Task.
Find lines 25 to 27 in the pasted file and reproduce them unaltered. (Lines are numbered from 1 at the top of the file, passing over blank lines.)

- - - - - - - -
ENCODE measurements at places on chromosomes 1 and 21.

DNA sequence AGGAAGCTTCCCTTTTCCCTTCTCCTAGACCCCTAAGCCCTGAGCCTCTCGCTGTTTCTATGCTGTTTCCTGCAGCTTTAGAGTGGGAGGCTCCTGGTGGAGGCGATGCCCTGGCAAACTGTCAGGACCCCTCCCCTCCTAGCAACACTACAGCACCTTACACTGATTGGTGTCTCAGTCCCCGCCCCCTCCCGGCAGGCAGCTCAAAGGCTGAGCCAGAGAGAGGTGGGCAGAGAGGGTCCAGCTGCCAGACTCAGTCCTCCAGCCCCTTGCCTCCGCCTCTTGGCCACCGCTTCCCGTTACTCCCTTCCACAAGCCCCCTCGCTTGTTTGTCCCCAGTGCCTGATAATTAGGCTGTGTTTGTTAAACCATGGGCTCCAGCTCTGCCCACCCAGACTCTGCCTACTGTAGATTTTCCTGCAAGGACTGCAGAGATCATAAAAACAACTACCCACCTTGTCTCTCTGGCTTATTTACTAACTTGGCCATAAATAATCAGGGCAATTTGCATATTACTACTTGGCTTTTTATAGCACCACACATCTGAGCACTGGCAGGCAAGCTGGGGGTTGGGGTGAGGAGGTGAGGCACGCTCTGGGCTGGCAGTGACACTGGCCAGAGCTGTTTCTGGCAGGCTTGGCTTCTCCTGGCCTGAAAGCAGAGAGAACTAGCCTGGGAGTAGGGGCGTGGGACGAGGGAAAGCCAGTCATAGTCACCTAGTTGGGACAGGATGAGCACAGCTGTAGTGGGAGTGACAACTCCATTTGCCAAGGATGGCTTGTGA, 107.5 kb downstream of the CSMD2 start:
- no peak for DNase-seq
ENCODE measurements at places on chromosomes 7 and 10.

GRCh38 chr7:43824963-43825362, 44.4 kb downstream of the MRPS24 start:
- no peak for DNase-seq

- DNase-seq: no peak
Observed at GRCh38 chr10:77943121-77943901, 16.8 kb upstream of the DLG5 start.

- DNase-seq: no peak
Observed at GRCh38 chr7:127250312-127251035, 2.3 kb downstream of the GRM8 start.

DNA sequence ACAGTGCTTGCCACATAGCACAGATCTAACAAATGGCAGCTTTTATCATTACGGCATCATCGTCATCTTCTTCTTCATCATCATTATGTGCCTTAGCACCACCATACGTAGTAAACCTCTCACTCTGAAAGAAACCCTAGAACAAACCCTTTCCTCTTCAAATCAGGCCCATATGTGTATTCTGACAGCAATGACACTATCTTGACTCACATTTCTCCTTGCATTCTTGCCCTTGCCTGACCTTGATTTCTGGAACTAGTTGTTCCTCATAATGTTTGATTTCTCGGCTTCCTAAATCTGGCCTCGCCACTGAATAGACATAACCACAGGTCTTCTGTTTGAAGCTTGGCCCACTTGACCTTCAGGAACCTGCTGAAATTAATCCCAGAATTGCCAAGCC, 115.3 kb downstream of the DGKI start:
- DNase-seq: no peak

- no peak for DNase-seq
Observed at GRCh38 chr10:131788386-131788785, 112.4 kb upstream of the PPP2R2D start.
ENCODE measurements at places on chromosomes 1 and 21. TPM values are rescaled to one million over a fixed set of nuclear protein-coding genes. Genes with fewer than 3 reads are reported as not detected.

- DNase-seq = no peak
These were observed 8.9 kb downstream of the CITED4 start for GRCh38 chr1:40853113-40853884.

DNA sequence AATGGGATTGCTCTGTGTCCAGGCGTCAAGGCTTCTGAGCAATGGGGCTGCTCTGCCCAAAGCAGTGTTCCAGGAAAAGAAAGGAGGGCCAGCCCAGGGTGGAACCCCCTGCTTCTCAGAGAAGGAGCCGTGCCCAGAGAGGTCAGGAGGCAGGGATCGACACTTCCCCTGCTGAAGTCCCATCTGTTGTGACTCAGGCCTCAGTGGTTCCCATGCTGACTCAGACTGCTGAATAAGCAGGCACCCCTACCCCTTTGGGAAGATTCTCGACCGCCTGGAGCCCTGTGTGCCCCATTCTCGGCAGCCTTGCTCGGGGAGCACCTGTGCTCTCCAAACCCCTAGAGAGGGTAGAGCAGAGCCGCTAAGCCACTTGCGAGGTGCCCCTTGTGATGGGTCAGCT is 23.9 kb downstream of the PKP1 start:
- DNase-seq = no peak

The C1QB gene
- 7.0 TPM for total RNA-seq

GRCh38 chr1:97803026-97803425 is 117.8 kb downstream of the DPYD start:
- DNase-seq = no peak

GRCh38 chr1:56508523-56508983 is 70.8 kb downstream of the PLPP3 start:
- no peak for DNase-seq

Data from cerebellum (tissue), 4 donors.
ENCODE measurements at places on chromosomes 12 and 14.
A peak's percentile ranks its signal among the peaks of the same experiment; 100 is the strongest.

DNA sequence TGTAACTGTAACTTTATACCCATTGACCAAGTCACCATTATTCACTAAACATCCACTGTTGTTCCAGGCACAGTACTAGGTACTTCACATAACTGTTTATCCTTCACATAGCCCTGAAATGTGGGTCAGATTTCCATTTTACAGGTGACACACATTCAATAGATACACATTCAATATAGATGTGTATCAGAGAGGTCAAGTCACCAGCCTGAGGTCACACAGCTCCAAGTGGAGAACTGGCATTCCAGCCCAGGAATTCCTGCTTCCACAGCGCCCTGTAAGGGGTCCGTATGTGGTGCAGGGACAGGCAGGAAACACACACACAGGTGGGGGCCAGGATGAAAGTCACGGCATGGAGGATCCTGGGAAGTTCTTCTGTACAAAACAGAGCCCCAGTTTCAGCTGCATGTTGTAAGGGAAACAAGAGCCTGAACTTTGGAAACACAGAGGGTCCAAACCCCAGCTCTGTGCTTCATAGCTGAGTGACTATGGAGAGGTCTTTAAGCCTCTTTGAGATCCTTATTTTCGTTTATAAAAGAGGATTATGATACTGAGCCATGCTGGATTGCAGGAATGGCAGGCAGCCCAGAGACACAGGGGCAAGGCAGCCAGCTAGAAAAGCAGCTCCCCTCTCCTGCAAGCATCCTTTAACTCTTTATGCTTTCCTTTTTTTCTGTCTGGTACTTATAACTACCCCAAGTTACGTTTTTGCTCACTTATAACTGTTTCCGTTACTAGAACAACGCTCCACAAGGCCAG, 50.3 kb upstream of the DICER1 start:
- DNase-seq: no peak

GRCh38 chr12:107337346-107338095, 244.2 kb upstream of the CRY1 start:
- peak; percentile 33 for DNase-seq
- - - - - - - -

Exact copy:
- no peak for DNase-seq

Data from cerebellum (tissue), 4 donors.
ENCODE measurements at places on chromosomes 12 and 14.